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The 2016 Presidential Election and Small Business: Who Favors What?

Phil Cohen

As Super Tuesday comes to a close, the pool of candidates for the 2016 American Presidential Election has been trimmed down. Only five are left standing.

The 2016 contest has been one of the best covered and most attention-grabbing in recent history—never before has the nation supported such an ideologically diverse group of candidates this late in the election process. Hillary Clinton, Bernie Sanders, Donald Trump, Ted Cruz and John Kasich each assume a unique stance foreign policy, counterterrorism, macroeconomics and Wall Street/income distribution.

But what do they envision for Main Street? Typically, promoting small businesses is the first item on the political agenda for every candidate running for office. This year, however, a convoluted geopolitical struggle in the Middle East and North Africa and the future of the Affordable Care Act have stolen much of the show.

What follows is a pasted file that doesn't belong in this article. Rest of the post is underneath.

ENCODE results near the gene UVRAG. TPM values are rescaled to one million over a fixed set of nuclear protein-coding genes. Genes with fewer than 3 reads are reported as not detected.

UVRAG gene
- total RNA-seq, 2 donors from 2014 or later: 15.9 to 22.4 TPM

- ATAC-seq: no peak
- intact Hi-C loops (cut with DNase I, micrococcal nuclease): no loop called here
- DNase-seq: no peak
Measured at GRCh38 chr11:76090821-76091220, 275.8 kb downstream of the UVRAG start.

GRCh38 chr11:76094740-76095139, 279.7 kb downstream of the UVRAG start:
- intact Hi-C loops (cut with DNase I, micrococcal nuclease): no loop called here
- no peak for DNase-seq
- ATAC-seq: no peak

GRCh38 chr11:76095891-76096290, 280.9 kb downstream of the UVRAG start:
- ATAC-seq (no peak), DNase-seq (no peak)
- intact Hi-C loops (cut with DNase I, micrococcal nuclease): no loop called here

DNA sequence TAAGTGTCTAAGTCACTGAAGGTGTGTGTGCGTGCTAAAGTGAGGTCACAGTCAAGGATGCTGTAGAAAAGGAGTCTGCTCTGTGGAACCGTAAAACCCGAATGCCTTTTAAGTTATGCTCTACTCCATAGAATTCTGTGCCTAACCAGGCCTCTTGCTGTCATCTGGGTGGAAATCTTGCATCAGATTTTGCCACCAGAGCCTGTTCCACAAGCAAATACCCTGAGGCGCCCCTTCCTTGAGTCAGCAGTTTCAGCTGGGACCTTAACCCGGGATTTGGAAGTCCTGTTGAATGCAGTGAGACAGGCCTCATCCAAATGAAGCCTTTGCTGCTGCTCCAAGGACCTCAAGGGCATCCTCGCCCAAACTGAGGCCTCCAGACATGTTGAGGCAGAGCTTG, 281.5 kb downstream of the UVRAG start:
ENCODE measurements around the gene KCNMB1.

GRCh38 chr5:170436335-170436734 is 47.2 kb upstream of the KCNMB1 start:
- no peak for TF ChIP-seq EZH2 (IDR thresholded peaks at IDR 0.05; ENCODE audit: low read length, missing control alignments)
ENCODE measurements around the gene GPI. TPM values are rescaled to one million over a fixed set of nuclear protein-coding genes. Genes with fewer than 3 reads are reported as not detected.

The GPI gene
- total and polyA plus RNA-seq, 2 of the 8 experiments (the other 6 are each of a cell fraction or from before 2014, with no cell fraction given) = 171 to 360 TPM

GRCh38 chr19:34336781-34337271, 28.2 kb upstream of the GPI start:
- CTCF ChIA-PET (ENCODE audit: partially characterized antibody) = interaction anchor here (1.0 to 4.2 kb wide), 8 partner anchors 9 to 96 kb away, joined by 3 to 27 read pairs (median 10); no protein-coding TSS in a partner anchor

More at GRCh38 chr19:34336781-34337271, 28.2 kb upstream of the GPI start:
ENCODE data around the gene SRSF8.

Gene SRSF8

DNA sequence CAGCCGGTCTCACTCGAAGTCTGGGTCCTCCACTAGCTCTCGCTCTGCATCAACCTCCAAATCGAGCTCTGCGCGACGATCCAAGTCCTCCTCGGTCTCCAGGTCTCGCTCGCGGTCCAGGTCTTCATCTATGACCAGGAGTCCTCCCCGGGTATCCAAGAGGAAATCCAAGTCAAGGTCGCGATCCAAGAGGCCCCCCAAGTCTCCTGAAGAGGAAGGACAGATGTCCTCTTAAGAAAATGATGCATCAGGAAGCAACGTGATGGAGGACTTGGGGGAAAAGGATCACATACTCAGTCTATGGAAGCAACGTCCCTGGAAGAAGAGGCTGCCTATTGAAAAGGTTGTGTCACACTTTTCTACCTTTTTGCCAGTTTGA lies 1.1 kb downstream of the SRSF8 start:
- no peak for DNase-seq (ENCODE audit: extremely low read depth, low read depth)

While pressing, the foreign policy/ACA talks fail to address the foremost concerns of the 28 million small businesses in the United States. How does each candidate plan on reforming the domestic economy, tax code and healthcare system in order to benefit Main Street? Each are hot-button issues, and each candidate has a different plan for championing the American small business sector.

Check out how they stack up.

The Candidates

Donald Trump (R.)

Let’s start with the man who has, to say the least, taken center stage in the 2016 Presidential election. Mr. Trump, the flashy business-mogul-turned-reality-TV-star is currently the frontrunner among American small business owners. Though a polarizing figure, a Manta survey reveals that Trump has been successful in appealing to his fellow businessmen, as 38% of small business owners feel that he would best represent their interests as president.